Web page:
9. GUCCI for Gujarati Patola

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GUCCI for Gujarati Patola, “The patola fabric is incredibly rich and simple. It gives you the idea of heritage, tradition, craftsmanship, creativity, all themes that are very close to me and to Gucci” —Frida Giannini, Creative Director

10. BIBHU MOHAPATRA for Bhuj Mashru

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“I was driven by the challenge of taking something so traditional, historic and beautiful to create something that is modern and now’” —Bibhu Mohapata

11. JIMMY CHOO for Benarasi Brocade

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“We added a sculpted 3D element to the design, creating a mule thing is quitessentially jimmy choo”- Saudra Choi, Creative Director

12. NAEEM KHAN for Kanchipuram Silk

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“[I chose to] create a modern, sexy and classic strapless gown with no seams- Naem Khan, Creative Director

13. MISSONI for Lucknowi Chikankari

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“Working with [the fabric] has been a pleasure.We [searched] our archives for the model that would best suit the peculiarity of the craft and enhance its beauty” — Margherita Missoni, Brand Ambassador

14. CHRISTIAN LOUBOUTIN for Kanchipuram Silk

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“I wanted to emphasise the beautiful heritage of the fabric by combining it with the modern lines of the shoe and adding spikes [that] contrast” —Christian Louboutin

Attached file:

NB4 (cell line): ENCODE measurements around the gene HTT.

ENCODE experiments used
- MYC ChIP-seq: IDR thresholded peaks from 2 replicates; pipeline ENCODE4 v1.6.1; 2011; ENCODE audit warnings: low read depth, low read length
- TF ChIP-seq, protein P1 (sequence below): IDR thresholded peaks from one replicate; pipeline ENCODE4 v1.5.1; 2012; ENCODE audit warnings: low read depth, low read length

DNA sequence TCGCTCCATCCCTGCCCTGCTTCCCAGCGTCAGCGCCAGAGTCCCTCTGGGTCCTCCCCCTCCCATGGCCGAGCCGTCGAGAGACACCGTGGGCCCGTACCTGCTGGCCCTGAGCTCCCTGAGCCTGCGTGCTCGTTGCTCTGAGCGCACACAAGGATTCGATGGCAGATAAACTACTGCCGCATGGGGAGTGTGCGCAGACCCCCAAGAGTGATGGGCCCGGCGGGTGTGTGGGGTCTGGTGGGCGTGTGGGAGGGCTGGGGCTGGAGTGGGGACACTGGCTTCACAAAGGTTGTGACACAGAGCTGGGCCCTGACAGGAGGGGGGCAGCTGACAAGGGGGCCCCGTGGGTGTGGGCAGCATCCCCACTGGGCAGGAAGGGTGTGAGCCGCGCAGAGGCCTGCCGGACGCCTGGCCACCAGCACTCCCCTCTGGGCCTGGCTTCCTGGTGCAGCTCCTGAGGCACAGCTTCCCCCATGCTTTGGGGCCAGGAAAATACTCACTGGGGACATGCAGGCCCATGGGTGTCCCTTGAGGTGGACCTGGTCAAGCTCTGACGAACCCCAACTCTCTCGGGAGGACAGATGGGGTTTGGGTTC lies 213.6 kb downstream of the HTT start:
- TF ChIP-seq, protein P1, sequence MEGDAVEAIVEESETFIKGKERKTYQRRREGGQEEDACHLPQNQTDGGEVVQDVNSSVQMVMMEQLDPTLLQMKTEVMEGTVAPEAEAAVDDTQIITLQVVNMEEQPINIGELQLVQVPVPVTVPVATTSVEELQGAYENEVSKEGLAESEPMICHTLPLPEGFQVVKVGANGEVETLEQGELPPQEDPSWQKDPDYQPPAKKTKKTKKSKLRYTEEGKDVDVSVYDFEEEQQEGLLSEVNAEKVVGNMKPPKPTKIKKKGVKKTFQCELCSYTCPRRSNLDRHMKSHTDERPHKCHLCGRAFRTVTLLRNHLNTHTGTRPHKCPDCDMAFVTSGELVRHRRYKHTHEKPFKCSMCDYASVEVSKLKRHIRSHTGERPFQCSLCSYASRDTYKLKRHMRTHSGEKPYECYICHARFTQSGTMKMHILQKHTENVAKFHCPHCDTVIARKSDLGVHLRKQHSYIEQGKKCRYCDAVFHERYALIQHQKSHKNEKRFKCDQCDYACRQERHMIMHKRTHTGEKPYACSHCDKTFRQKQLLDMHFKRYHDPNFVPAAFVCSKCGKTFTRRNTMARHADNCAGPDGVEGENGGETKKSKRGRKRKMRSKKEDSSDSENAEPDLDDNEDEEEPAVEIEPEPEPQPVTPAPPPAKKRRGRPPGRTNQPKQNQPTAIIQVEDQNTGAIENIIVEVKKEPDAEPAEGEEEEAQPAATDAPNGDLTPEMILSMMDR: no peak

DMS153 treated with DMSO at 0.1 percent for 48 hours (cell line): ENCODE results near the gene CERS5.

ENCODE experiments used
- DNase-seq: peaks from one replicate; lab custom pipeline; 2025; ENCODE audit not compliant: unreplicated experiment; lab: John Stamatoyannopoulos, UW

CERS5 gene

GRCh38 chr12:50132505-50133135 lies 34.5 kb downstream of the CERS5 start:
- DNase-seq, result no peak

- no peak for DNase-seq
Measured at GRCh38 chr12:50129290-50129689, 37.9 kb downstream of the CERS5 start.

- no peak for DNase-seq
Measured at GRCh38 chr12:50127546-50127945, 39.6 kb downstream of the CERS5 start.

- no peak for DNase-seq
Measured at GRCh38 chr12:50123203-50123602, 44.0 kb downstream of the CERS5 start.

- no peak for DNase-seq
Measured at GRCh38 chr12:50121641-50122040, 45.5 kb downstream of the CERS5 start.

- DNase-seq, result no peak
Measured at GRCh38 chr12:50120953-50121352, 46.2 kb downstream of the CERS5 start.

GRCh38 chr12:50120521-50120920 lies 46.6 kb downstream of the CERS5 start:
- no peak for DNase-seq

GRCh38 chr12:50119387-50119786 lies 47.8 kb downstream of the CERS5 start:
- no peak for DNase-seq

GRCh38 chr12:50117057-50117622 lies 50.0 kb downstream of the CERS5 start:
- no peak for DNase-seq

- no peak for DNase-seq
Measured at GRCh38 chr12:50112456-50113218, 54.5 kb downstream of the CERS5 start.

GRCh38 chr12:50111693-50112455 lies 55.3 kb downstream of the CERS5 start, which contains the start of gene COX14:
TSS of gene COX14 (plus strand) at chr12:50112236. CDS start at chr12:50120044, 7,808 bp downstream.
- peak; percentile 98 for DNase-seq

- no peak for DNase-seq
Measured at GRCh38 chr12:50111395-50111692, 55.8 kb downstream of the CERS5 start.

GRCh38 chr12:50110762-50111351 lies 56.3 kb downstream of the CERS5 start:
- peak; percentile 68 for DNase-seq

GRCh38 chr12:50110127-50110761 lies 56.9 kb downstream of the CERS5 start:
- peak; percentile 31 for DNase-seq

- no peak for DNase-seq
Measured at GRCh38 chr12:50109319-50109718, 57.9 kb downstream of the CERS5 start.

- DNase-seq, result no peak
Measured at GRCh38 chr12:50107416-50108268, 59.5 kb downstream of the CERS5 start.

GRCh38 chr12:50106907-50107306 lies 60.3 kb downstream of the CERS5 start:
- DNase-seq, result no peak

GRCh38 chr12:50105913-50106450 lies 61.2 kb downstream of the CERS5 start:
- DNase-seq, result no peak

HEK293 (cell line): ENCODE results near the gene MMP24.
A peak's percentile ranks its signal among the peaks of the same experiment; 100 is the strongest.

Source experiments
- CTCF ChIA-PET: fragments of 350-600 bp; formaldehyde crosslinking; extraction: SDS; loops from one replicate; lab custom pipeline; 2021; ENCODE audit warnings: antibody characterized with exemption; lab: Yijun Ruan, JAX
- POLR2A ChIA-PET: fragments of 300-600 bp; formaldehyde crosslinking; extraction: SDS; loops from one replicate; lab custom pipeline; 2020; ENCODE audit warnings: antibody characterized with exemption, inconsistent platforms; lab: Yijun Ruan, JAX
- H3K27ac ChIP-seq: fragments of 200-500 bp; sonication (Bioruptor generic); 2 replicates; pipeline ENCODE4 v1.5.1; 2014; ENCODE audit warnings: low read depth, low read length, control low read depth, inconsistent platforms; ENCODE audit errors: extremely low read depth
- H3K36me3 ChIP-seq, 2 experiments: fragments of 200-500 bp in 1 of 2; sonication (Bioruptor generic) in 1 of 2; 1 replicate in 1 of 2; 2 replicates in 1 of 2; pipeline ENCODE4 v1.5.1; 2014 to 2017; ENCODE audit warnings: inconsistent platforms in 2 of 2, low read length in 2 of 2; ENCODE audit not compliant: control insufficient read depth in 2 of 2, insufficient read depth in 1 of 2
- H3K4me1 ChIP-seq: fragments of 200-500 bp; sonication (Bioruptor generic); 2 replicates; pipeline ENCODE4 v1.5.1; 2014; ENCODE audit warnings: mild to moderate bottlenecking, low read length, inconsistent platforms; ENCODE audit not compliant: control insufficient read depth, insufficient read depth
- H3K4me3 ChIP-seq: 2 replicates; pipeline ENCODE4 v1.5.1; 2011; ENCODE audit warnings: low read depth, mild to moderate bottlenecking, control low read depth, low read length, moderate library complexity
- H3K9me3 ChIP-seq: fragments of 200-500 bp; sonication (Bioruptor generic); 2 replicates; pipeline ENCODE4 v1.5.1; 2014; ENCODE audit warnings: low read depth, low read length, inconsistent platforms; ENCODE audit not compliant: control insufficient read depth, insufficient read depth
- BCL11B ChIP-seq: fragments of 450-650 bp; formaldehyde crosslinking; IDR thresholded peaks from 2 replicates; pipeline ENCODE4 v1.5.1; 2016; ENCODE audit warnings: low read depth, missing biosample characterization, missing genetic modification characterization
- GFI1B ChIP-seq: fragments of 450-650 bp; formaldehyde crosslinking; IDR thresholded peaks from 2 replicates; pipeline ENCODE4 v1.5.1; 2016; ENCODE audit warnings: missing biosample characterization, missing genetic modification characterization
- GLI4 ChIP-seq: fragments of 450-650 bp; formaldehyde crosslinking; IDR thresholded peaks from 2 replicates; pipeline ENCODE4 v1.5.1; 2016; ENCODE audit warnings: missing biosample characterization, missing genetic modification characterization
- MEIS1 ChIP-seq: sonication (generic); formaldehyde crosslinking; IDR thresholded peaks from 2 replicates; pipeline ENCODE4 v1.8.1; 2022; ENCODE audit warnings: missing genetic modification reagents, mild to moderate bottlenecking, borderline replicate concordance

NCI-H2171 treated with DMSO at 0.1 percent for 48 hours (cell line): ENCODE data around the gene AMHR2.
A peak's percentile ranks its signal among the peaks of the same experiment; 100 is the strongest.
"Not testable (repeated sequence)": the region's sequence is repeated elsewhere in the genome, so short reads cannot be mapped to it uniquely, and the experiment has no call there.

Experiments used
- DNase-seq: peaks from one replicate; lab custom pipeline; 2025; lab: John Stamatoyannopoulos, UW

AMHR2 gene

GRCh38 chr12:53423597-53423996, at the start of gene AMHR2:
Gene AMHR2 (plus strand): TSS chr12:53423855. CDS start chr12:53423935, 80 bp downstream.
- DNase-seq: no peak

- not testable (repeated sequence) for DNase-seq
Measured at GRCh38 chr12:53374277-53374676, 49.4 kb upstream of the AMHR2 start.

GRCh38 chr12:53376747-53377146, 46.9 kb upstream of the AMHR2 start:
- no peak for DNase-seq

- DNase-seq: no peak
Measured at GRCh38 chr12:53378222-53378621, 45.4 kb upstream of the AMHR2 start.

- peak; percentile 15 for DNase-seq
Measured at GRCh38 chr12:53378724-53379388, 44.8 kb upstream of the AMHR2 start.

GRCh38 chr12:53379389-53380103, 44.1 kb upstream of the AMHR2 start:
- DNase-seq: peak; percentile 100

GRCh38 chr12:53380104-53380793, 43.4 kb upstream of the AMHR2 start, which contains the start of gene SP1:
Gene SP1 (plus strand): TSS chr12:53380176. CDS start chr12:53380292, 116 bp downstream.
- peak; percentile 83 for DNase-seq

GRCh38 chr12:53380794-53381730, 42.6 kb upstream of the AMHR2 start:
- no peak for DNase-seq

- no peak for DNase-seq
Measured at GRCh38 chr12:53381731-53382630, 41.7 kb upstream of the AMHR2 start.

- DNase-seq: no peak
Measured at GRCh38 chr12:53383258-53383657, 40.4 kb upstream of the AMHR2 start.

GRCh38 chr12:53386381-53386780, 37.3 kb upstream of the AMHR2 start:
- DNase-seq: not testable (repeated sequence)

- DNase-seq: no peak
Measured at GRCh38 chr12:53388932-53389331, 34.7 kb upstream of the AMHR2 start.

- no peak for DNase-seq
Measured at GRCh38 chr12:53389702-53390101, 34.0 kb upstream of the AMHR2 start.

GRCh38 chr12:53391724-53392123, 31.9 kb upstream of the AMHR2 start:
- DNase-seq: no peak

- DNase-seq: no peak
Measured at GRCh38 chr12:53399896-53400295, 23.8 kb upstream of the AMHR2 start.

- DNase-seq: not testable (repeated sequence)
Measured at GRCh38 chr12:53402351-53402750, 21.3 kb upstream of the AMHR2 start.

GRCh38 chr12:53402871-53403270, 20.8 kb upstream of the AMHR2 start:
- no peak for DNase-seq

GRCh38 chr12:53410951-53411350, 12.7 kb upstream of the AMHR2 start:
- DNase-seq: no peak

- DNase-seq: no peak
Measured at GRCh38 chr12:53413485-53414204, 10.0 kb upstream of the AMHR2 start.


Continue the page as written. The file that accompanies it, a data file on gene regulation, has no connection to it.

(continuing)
15. ETRO for Kashmiri Jamawar and Gujarati Bandhini

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“In a mixing of styles, I decided to blend [the fabrics] to create a new layered ‘Etro Indian’ look, uniting our common passion for textiles, colours and little details”- Veronica Etro, Creative Director of womenswear.

16. FENDI for Bengali Jamdani

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“It felt like the perfect blend of two of the oldest cultures- India and Rome. I was delighted to see the [fabric’s] elegant simplicity and thought it was just perfect for a baguette”- Silvia Venturini Fendi, Creative Director of accessories.

17. EMILIO PUCCI for Lucknow Chikankari

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‘Working with embroideries is one of my great pleasures. The fabric of the dress was perfect and lent itself impeccable to the design I imagined’ – Peter Dundas, Creative Director.

18. HERMÈS for Bengali kantha

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“I left with the embroideries the iconic brides de Gala scarf, and asked them to replicate it in kantha work on raw silk. It was done free hand, in their unique style”- Bali Barret, Deputy artistic director of Hermis’ women’s collection.

19. ROBERTO CAVALI for Rajastani Bandhini

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“It was an exciting challenge to construct the design, to blend the Cavalli sensuality and style with the elements of a traditional sari”

20. ROGER VIVIER for assam silks

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“I was inspired by this fabric and its intense colour. We had to cut it; it was not an easy decision to make; given the beauty of the entire piece”- Bruno Frisoni Creative Director

The complete 20-piece Project Renaissance collection features more India-inspired designs by VOGUE October 2012 issue. “It is as if Made in India, Made by India and Made for India are all the same thing. And it is a sweet reminder that no matter where they come from, the strings that tug at our hearts are the very ones woven for our bodies.”